The first half of 'Shutter Island' is classic Hitchcockian. It is in the second half that things actually start turning insane. Real and unreal don’t make much sense any more and you are left solving a puzzle that perhaps never existed. Perhaps, because you can never be sure. The film ends with a shot of an imposing lighthouse – that guides you to nowhere. But in spite of an open end, and all its abstractions, 'Shutter Island' is more intuitive than cerebral; it plays more with the sub-conscious than with the conscious mind. You feel exhausted – because you have internalized the conflict of the film. The director has done what Hitchcock did – played psychological games with your mind. He has used the illusion of cinema without making it obvious, unlike Lynch. And then he has delivered the master stroke by maintaining the ambiguity. You can always expect a master like Martin Scorsese to do something like this.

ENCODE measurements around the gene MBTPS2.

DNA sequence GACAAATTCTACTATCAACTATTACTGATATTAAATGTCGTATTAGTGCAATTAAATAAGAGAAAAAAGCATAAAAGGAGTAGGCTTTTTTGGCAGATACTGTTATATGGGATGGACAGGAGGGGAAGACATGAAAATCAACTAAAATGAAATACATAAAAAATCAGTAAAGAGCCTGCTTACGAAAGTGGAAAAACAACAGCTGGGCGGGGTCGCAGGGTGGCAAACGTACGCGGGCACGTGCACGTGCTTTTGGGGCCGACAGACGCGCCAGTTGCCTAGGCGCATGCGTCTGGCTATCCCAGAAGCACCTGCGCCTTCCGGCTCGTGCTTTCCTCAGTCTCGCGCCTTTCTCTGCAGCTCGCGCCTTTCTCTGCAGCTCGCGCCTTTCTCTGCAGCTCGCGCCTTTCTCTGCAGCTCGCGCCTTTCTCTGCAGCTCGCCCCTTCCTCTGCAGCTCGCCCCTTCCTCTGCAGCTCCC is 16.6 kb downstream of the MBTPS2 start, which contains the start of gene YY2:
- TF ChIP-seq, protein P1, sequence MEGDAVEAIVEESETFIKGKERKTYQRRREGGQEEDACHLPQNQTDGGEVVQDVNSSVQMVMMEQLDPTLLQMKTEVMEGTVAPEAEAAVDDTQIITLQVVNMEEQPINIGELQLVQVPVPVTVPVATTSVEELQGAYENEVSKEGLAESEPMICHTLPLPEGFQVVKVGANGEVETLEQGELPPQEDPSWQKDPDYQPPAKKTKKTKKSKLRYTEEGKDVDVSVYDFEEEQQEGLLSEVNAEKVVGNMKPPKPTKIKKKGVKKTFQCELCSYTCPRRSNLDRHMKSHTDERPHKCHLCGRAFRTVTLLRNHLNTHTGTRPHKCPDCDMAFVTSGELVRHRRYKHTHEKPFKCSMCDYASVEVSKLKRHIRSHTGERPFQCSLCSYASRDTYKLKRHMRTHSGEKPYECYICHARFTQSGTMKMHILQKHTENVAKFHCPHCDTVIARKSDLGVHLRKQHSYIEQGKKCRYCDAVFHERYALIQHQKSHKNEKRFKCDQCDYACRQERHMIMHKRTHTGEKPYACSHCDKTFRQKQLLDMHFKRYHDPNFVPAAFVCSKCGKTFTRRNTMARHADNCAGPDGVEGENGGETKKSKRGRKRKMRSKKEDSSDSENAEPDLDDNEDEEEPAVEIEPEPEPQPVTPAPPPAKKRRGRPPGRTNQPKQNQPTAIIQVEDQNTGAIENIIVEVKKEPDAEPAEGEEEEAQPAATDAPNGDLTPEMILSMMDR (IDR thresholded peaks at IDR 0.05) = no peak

Want a high? Go for Shutter Island. There is a lot that we can talk about later. For me, this film has just begun.


  1. havent seen the movie yet but going by the write-up, i guess it helps tremendously if the director has a firm grasp of human psychology, to control/manipulate the viewer's emotions as and when required...

  2. of course, the Greatest filmmaker of all time Alfred Hitchcock did it to unbelievable effect...
    just studying Hitchcock's application of psychology can be an immensely rewarding and enriching experience...

  3. the shopping center beside West End...Clover Center! I'll watch Shutter Island

  4. Thanks Kaustubh!
    I remembered it had something to with 'clover.'
    Seems passing time is having its say...